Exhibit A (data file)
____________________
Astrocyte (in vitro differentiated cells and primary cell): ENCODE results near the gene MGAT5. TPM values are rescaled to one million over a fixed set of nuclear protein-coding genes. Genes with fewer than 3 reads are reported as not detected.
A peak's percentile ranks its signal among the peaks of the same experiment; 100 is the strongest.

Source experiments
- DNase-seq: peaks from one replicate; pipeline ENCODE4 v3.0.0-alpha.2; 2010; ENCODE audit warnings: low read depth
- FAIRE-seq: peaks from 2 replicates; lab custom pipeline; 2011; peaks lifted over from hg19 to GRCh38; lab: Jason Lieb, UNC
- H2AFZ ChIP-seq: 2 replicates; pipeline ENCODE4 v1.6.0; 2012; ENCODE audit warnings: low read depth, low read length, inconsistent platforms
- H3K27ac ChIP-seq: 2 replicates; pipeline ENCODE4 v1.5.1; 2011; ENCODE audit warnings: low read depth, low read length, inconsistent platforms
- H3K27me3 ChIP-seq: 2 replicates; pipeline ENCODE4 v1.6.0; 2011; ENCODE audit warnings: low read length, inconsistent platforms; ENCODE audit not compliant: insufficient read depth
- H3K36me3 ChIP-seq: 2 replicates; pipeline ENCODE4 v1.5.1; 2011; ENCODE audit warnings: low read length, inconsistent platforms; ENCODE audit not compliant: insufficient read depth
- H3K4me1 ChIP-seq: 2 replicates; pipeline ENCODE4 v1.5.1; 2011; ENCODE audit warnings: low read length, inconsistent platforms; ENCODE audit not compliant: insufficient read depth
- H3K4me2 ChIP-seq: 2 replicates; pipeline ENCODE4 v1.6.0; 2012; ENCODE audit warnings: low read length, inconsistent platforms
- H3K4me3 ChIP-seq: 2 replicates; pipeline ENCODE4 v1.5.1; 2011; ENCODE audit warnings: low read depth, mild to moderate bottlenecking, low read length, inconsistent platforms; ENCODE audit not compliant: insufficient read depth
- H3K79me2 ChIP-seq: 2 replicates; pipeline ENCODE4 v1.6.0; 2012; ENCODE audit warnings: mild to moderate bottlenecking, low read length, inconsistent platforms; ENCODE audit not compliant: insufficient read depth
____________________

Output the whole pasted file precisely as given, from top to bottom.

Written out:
Astrocyte (in vitro differentiated cells and primary cell): ENCODE results near the gene MGAT5. TPM values are rescaled to one million over a fixed set of nuclear protein-coding genes. Genes with fewer than 3 reads are reported as not detected.
A peak's percentile ranks its signal among the peaks of the same experiment; 100 is the strongest.

Source experiments
- DNase-seq: peaks from one replicate; pipeline ENCODE4 v3.0.0-alpha.2; 2010; ENCODE audit warnings: low read depth
- FAIRE-seq: peaks from 2 replicates; lab custom pipeline; 2011; peaks lifted over from hg19 to GRCh38; lab: Jason Lieb, UNC
- H2AFZ ChIP-seq: 2 replicates; pipeline ENCODE4 v1.6.0; 2012; ENCODE audit warnings: low read depth, low read length, inconsistent platforms
- H3K27ac ChIP-seq: 2 replicates; pipeline ENCODE4 v1.5.1; 2011; ENCODE audit warnings: low read depth, low read length, inconsistent platforms
- H3K27me3 ChIP-seq: 2 replicates; pipeline ENCODE4 v1.6.0; 2011; ENCODE audit warnings: low read length, inconsistent platforms; ENCODE audit not compliant: insufficient read depth
- H3K36me3 ChIP-seq: 2 replicates; pipeline ENCODE4 v1.5.1; 2011; ENCODE audit warnings: low read length, inconsistent platforms; ENCODE audit not compliant: insufficient read depth
- H3K4me1 ChIP-seq: 2 replicates; pipeline ENCODE4 v1.5.1; 2011; ENCODE audit warnings: low read length, inconsistent platforms; ENCODE audit not compliant: insufficient read depth
- H3K4me2 ChIP-seq: 2 replicates; pipeline ENCODE4 v1.6.0; 2012; ENCODE audit warnings: low read length, inconsistent platforms
- H3K4me3 ChIP-seq: 2 replicates; pipeline ENCODE4 v1.5.1; 2011; ENCODE audit warnings: low read depth, mild to moderate bottlenecking, low read length, inconsistent platforms; ENCODE audit not compliant: insufficient read depth
- H3K79me2 ChIP-seq: 2 replicates; pipeline ENCODE4 v1.6.0; 2012; ENCODE audit warnings: mild to moderate bottlenecking, low read length, inconsistent platforms; ENCODE audit not compliant: insufficient read depth